Let’s take a slight detour here and resume the short series I began back in November – Old Rossallians on Youtube. We’ve seen Patrick Campbell – now let’s have a look at Phil Kelsall.
I do envy people who have one single, achievable, goal in life. Philip Kelsall, from a very early age, had one ambition and one ambition only – to play the Mighty Wurlitzer in the Blackpool Tower Ballroom, and he achieved it remarkably early in life. He perfected his craft playing the organ in the school chapel. Some of the stuffier masters did query his choice of ” Oh I do want to be beside the seaside” as the recessional, but – quite rightly – he refused to be bound by convention and followed his star.
In the way, I suppose, that people who grow up in London very rarely go to the Tower of London, as tourists do, I rarely had a lot to do with Blackpool Tower. I was taken up it once. I remember visiting the zoo (or possibly aquarium?) concealed in its base and I certainly remember being taken to see the circus. The star attraction here was Charlie Cairoli And His Clowns, who, I’m afraid, I absolutely hated. The main joke seemed to be that a very tall clown who looked genuinely half-witted would be hit in the face with a plank of wood or have his trousers set on fire, and I failed to see the humour in this (and, in fact, found it quite disturbing) . I don’t know whether I was an unusually sensitive child, or just an unusually ungrateful one.
Doing some research into this (i.e. checking how to spell Cairoli) I see that the once popular Leeds anarchists Chumbawamba once wrote a song comparing Cairoli to the anarchist Prince Kopotkin, although I struggle to see the resemblance. Perhaps Kropotkin hit half-wits over the head and set fire to their trousers too? Would this have been in line with his philosophy?
Anyway, here is the maestro himself. Not to everyone’s taste, I imagine, but it must have been very hard to do. (And the ballroom itself is magnificent, by the way – it’s even got an inscription from Shakespeare over the stage – “Bid me discourse, I will enchant thine ear” (from Venus and Adonis)).
From today’s obituary in The Guardian of Tory historian and Peel* biographer Norman Gash – Norman Gash –
“He must have been one of the last British people to have attended a Hitler rally. When the second world war came, he was working in University College London under Sir John Neale. Gash joined the army and rose to major in the field of intelligence. He specialised in debriefing SS officers, and could be nostalgic when a room lined with steel filing cabinets reminded him of a Gestapo headquarters.”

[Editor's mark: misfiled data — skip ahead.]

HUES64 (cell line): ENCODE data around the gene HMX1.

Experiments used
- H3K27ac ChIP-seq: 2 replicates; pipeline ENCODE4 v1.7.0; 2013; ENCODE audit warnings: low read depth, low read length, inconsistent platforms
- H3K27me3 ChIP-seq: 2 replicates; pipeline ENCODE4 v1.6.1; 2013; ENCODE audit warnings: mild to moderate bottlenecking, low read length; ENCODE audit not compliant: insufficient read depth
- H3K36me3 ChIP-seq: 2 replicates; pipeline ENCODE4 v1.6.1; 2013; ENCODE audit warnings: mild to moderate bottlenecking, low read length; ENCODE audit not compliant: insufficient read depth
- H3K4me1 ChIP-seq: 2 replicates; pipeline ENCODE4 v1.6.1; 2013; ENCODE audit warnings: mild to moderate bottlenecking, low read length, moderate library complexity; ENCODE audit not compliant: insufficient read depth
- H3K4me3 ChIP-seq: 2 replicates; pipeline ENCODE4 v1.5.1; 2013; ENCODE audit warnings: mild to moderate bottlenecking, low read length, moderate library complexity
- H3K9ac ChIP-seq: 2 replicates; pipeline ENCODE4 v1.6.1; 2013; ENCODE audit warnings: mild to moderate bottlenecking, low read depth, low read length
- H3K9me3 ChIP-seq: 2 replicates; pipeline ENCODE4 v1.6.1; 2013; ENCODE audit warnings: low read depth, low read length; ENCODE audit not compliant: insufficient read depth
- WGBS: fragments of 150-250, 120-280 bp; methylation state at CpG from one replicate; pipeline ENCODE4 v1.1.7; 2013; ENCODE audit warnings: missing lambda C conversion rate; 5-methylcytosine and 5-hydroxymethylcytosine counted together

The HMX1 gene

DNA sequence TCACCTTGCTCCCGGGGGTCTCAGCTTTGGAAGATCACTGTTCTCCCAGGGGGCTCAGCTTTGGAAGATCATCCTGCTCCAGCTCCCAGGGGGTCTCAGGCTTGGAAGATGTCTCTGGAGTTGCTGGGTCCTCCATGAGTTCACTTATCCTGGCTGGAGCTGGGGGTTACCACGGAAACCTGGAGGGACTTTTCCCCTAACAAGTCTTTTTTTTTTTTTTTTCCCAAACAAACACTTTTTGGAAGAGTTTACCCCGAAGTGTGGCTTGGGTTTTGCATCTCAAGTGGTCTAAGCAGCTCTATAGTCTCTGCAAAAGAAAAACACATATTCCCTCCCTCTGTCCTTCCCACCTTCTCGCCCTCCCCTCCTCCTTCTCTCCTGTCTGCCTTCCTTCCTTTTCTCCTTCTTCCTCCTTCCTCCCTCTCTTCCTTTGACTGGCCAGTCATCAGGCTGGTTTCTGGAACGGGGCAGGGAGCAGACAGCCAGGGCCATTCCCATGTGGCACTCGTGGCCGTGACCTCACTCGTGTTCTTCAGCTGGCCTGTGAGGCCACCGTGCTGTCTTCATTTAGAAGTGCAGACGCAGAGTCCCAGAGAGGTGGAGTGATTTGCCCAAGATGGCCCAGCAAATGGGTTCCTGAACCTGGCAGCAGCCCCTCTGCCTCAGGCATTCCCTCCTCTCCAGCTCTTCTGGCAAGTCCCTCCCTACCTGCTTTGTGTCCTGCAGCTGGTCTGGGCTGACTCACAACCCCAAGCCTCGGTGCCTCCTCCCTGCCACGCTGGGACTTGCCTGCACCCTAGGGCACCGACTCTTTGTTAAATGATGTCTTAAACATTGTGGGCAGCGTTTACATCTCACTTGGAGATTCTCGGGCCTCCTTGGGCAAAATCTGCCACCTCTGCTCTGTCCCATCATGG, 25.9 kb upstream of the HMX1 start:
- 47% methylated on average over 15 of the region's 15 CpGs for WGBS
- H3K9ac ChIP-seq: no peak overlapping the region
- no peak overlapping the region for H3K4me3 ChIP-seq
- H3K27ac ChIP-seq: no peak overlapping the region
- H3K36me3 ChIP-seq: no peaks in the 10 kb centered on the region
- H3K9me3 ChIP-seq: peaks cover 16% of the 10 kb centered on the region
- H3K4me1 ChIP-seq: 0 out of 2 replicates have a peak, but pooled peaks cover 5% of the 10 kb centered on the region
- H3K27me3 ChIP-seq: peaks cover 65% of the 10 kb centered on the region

*Robert, not John.
Your starter for ten, from the Playfair Cricket Annual for 1969 –
Who are the following – Basil Fitzherbert, Lancelot Richard, Philbert Blair, Garfield St. Aubrun, Vanburn Alonza, Grayson Shillingford?
The committee of the Drones Club? The core of Lord Salisbury’s cabinet? Nope – the first and second names of some of the West Indies’ touring party for 1970. (Butcher, Gibbs, Sobers, Holder are 1, 2, 4 and 5).
Always take a small, inexplicable delight in observing someone doing something that – to my mind- they ought to be doing. I think by this I mean doing something that they would be doing if they were stock characters in a British film from the 1950s. Milkmen should always be whistling, for instance. If I saw a postman having the seat bitten out of his trousers by a dog, I’d be delighted (not that canine postie abuse isn’t a serious issue, of course).
Yesterday, at St. Pancras, saw a policeman (in spite of being kitted out in a high vis jacket and – no doubt – being armed to the teeth with tasers, stun grenades and sub machine guns) writing with a stubby little pencil in an old-fashioned flipover notebook. I didn’t notice him licking the pencil before doing so, but I trust he did. Would have thought they’d have more hi-tech ways of recording their observations these days, though I couldn’t say quite what – don’t suppose Twitter would do the job.
His notes very voluminous – perhaps the raw material for a tell-all copperblog?
A wedding at St. Dionysius today. Church bells ring out, making conversation difficult, crowds gather round the market square , most admittedly early morning drinkers outside for a fag.
Eventually the bride arrives in a (very slightly) beaten-up fifties American car – a Cadillac? a Chevrolet? a Thunderbird? a Pontiac? (all those evocative Native American names …) the image (to me, as she sped by) of Marilyn Monroe. The persistence of some pop-cultural fantasies – will any bride (in 50 years time) go to the altar wanting to look like Kate Price?
Two special offers in today’s Mail on Sunday –
1. Free “Keep calm and carry on” poster and set of mugs.
2. 50% off Kleenex anti-viral handwash.
Suggesting that, in this atavistic re-enactment of World War II, the MOS is –
1. Taking on the functions of the Ministry of Information on a for-profit basis and
2. Encouraging what would once have been seen as profiteering.